Bob Livingstone is a Licensed Clinical Social Worker (LCS 11087) in private practice for 22 years in San Francisco, California. He holds a Masters Degree
According to a 2006 report from the Surgeon General, thirteen percent of children ages 9-17 suffer from anxiety disorders. There are other studies that indicate ten percent of all children in America have experienced this disorder. The sheer numbers of kids who have some sort of anxiety is astounding and these studies were completed before the recent economic crisis hit. Therefore we can assume that these statistics have increased in the last couple years.
Some of the different types of anxiety disorders are: Separation Anxiety, School Refusal or Avoidance, Social Anxiety, Selective Mutisim, Obsessive Compulsive Disorder and Panic Disorder.
Some of the symptoms kids display when they are experiencing anxiety are: Fear of sleeping alone, fear of going to places on their own, fear of doing anything new, fear of failing, fear of being kidnapped, fear that someone will break in to their house, and fear of some type of violence will be perpetrated on them. Some children actually have realistic fears about neighborhood related violence. The children that are impacted here are those that live in relatively safe neighborhoods where there is a minimal amount of criminal activity.
The reasons for the epidemic of anxiety are: 1. The economic downturn has parents worrying about their immediate financial future and this intense level of trepidation is being passed along to their children. 2. The culture of fear that is perpetrated on cable television that causes parents to feel highly protective of their children. This results in the lack of spontaneous play and the creation of play dates where parents choose their kid’s friends. Therefore children miss out on many skills that would help them feel more confident and less worried. Those skills are: taking public transportation – learning directions, calling friends and arranging get-togethers-learning social skills walking around the neighborhood and playing outside-learning independence, getting a job(when old enough)-learn how to manage money and work for others. 3. Some of us are born into this world with a predisposition for anxiety. 4. The intense pressure of getting accepting into the college of your choice is overwhelming because the academic requirements demand perfection in all facets of your child’s life. The expense of college has made it impossible for many parents to pay tuition; therefore there is a higher need for scholarships than in the past.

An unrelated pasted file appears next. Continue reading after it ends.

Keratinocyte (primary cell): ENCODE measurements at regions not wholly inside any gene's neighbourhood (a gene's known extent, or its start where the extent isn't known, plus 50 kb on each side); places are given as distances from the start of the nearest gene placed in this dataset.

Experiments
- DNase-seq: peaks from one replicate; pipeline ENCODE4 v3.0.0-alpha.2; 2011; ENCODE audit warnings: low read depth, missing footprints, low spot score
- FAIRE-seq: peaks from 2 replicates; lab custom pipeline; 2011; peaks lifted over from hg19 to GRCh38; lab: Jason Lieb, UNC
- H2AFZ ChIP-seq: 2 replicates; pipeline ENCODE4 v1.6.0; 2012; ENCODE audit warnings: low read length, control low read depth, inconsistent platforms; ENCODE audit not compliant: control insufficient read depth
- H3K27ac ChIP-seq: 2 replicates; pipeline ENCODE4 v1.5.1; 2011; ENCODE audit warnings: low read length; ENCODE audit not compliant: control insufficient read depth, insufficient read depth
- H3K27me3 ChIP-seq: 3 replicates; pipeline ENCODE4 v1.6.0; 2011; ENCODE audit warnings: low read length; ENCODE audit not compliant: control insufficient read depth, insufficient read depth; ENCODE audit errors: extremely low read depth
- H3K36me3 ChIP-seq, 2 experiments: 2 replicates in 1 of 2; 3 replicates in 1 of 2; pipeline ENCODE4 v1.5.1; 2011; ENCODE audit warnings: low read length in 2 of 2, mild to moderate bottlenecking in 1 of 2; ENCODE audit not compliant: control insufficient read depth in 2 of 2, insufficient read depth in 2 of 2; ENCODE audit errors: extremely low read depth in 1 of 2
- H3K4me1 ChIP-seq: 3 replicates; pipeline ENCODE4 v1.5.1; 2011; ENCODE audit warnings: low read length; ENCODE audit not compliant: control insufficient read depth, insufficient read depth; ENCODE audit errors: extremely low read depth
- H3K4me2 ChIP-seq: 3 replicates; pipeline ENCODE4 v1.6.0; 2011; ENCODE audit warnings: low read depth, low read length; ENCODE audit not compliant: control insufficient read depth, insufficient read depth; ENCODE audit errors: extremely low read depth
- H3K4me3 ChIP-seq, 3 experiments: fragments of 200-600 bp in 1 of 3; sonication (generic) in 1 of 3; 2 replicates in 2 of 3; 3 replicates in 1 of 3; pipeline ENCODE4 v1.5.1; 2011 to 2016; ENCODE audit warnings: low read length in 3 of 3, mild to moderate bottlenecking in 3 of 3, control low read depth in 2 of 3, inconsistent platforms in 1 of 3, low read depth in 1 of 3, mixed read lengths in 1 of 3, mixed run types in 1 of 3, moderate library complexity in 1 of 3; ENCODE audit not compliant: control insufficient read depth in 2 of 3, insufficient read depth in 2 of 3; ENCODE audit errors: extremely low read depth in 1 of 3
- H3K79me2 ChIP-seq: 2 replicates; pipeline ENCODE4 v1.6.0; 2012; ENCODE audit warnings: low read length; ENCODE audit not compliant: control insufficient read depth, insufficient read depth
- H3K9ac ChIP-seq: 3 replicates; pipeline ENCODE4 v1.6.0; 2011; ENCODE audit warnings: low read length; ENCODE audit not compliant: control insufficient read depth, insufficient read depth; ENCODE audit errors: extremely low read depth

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What parents can do about this anxiety crisis:
- The most important concept to be aware of is that the only way for your child to overcome her fears is to face and experience the very thing that is making her feel so afraid.
- If your child gets out of bed in the middle of the night and comes to your room, walk him back to his bed and tell him that everything is all right and he is safe. Allow him to read or have other reasonable distractions that will allow him to fall asleep.
- Encourage her to take part in activities that produce anxiety for her. For example if she is fearful of attending a school dance, help her prepare to go and ask her to focus on what a good time she will have.
- Create activities with your children that will give them a sense of independence such as chores, getting a job, helping out younger siblings and volunteering to help those less fortunate. This will increase their self-confidence.
- Talk to your kids about their fears and encourage them to be honest about them. Share your stories of how you overcame anxious situations with them.
- Make sure that your children exercise regularly because working out has been proven to lessen anxiety.
- Turn off the Television and limit other electronics. It seems that contemporary news shows focus on violence and celebrity gossip. There is really no upside to watching TV today.
- Although many of us are suffering financial hardships, it is important to let your kids know that you are hopeful that your economic situation will improve in the future.
- Psychotherapy can be very helpful for children who are plagued with worry. Ask your friends and your child’s pediatrician for referrals for a therapist who specializes in working with children who have anxiety.
- If nothing else is effective, medication can decrease anxiety. Ask your friends and you pediatrician for a referral to a child psychiatrist.
Take a step towards peace of mind. Try our generalized anxiety disorder test.
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